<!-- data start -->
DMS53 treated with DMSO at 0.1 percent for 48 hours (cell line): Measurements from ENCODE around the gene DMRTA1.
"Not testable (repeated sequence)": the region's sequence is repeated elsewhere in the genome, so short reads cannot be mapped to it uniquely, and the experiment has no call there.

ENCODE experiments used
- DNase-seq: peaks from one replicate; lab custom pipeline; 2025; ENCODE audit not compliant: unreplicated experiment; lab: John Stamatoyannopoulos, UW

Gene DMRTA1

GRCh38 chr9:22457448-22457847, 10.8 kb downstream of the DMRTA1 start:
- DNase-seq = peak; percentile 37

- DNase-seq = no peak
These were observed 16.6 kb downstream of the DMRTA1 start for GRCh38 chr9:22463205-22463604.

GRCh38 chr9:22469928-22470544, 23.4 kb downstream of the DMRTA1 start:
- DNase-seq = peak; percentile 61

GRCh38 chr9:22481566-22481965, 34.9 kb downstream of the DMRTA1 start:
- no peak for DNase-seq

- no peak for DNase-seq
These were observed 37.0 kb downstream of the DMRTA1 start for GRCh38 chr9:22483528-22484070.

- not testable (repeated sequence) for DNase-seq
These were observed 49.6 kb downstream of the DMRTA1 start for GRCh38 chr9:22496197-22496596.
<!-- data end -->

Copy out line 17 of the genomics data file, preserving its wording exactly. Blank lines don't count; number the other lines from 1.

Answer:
These were observed 49.6 kb downstream of the DMRTA1 start for GRCh38 chr9:22496197-22496596.